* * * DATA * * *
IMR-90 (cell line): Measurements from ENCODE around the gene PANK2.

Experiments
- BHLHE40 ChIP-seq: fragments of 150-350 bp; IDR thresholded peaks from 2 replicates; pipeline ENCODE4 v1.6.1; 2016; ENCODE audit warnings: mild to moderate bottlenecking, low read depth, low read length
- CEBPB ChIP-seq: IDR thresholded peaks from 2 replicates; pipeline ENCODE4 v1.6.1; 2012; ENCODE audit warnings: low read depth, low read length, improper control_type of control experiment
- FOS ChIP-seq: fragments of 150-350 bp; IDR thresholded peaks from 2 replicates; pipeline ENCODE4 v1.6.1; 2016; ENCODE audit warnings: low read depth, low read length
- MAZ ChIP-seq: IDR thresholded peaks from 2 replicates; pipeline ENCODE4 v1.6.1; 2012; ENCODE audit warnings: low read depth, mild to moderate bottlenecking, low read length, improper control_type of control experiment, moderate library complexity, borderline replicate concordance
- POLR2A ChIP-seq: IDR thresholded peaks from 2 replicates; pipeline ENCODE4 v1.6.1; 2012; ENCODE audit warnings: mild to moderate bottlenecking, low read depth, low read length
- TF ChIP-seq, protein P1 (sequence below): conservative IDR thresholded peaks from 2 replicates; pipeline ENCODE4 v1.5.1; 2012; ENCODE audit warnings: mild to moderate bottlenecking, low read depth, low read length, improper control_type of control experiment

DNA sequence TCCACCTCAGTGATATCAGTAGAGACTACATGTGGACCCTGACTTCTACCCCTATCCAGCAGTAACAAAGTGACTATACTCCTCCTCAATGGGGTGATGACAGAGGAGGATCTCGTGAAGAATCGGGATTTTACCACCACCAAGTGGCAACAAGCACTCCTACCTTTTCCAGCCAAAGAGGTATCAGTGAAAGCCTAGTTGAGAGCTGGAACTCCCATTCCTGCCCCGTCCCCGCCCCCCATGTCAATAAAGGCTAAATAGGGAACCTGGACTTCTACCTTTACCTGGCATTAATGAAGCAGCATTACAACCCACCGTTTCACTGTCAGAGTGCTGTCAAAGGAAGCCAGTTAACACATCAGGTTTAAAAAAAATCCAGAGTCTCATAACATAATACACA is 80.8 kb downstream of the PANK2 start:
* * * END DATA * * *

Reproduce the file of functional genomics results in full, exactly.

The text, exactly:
IMR-90 (cell line): Measurements from ENCODE around the gene PANK2.

Experiments
- BHLHE40 ChIP-seq: fragments of 150-350 bp; IDR thresholded peaks from 2 replicates; pipeline ENCODE4 v1.6.1; 2016; ENCODE audit warnings: mild to moderate bottlenecking, low read depth, low read length
- CEBPB ChIP-seq: IDR thresholded peaks from 2 replicates; pipeline ENCODE4 v1.6.1; 2012; ENCODE audit warnings: low read depth, low read length, improper control_type of control experiment
- FOS ChIP-seq: fragments of 150-350 bp; IDR thresholded peaks from 2 replicates; pipeline ENCODE4 v1.6.1; 2016; ENCODE audit warnings: low read depth, low read length
- MAZ ChIP-seq: IDR thresholded peaks from 2 replicates; pipeline ENCODE4 v1.6.1; 2012; ENCODE audit warnings: low read depth, mild to moderate bottlenecking, low read length, improper control_type of control experiment, moderate library complexity, borderline replicate concordance
- POLR2A ChIP-seq: IDR thresholded peaks from 2 replicates; pipeline ENCODE4 v1.6.1; 2012; ENCODE audit warnings: mild to moderate bottlenecking, low read depth, low read length
- TF ChIP-seq, protein P1 (sequence below): conservative IDR thresholded peaks from 2 replicates; pipeline ENCODE4 v1.5.1; 2012; ENCODE audit warnings: mild to moderate bottlenecking, low read depth, low read length, improper control_type of control experiment

DNA sequence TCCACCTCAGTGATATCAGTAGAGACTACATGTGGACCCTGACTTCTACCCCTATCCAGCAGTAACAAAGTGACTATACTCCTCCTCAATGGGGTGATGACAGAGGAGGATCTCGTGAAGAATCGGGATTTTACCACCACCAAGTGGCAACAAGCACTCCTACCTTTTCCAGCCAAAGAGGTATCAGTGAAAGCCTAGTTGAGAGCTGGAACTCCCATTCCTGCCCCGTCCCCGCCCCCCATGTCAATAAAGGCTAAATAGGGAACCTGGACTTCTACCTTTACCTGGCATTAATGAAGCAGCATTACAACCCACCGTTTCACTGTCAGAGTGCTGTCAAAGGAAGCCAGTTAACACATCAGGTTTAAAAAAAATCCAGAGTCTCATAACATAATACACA is 80.8 kb downstream of the PANK2 start: